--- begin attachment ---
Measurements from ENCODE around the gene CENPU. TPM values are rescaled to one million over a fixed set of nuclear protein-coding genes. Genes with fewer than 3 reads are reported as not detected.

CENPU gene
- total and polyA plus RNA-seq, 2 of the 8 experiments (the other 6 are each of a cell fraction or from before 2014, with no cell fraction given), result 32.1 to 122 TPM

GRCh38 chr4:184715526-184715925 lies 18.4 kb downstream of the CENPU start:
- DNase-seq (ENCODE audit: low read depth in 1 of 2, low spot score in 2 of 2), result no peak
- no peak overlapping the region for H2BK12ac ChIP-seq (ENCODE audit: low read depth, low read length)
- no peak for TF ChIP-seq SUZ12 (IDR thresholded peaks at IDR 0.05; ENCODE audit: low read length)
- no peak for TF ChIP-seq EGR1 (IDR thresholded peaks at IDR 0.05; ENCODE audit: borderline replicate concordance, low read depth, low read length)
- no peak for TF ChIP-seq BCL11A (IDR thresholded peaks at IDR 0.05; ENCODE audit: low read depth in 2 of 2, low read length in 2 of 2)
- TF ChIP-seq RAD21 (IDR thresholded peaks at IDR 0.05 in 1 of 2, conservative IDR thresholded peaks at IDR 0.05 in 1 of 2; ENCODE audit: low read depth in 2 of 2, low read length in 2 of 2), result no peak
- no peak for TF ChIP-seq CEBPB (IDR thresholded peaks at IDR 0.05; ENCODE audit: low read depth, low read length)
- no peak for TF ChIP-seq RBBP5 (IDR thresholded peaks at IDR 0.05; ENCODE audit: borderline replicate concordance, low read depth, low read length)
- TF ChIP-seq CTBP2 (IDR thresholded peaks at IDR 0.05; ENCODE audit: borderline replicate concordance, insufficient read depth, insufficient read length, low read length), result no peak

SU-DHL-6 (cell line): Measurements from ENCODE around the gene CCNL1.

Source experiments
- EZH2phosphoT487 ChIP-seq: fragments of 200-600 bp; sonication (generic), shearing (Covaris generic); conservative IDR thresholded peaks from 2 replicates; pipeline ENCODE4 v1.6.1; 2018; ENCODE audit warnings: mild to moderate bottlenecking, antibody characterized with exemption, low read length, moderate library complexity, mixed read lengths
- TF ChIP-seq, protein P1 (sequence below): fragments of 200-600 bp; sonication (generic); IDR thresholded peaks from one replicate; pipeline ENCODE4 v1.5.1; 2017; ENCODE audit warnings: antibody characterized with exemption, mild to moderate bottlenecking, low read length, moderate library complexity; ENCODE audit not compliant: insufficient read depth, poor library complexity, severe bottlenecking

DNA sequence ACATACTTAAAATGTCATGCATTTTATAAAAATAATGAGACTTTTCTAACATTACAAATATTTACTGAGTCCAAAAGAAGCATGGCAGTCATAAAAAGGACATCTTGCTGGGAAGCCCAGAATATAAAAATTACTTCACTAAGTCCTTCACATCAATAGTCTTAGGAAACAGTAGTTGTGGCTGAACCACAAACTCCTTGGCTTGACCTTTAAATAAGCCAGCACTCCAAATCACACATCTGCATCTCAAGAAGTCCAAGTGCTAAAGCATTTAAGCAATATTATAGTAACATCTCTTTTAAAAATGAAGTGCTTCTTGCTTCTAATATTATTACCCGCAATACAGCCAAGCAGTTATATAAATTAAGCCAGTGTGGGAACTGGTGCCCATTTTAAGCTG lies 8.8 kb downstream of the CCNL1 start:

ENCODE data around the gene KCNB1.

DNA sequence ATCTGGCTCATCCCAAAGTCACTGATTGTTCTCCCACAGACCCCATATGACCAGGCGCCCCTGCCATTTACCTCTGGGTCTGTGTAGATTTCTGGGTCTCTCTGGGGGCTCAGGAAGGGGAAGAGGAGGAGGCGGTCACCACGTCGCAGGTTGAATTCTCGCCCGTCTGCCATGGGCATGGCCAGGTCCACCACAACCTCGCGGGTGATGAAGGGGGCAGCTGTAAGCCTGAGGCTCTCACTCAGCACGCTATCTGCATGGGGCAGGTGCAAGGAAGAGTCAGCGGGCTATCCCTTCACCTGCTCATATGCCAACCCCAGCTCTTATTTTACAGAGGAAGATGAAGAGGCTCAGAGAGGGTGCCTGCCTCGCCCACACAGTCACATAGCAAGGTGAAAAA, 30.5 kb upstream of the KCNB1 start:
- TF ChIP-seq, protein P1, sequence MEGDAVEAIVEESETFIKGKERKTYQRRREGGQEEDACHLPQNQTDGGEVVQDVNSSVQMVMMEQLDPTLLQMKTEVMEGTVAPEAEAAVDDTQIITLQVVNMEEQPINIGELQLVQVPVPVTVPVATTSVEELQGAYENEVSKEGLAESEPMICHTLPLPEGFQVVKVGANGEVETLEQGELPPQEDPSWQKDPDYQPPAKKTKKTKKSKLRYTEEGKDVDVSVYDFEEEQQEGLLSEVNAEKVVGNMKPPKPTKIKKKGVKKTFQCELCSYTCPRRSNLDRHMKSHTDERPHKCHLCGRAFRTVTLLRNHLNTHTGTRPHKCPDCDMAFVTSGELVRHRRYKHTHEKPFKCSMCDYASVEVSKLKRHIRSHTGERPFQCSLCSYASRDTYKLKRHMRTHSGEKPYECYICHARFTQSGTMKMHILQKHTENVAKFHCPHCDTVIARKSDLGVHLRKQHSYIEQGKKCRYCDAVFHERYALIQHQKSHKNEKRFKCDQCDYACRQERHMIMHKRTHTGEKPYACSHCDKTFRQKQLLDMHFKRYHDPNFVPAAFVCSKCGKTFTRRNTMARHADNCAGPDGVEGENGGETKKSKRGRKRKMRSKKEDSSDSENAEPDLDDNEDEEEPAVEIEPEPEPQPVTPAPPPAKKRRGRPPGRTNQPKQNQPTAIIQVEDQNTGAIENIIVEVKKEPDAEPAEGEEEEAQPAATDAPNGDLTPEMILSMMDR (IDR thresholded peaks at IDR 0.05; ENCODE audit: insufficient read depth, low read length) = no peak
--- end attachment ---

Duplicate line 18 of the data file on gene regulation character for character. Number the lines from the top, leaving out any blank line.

DNA sequence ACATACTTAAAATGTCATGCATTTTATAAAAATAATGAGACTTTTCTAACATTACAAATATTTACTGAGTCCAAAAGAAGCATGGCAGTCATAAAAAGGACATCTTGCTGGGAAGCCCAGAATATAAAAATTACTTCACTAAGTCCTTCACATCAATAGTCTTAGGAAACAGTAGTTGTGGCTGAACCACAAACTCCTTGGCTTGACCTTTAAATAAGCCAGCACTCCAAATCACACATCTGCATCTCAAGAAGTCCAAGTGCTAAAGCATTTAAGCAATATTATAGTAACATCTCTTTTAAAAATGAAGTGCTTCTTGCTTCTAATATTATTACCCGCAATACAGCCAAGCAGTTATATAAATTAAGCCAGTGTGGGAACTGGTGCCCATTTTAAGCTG lies 8.8 kb downstream of the CCNL1 start: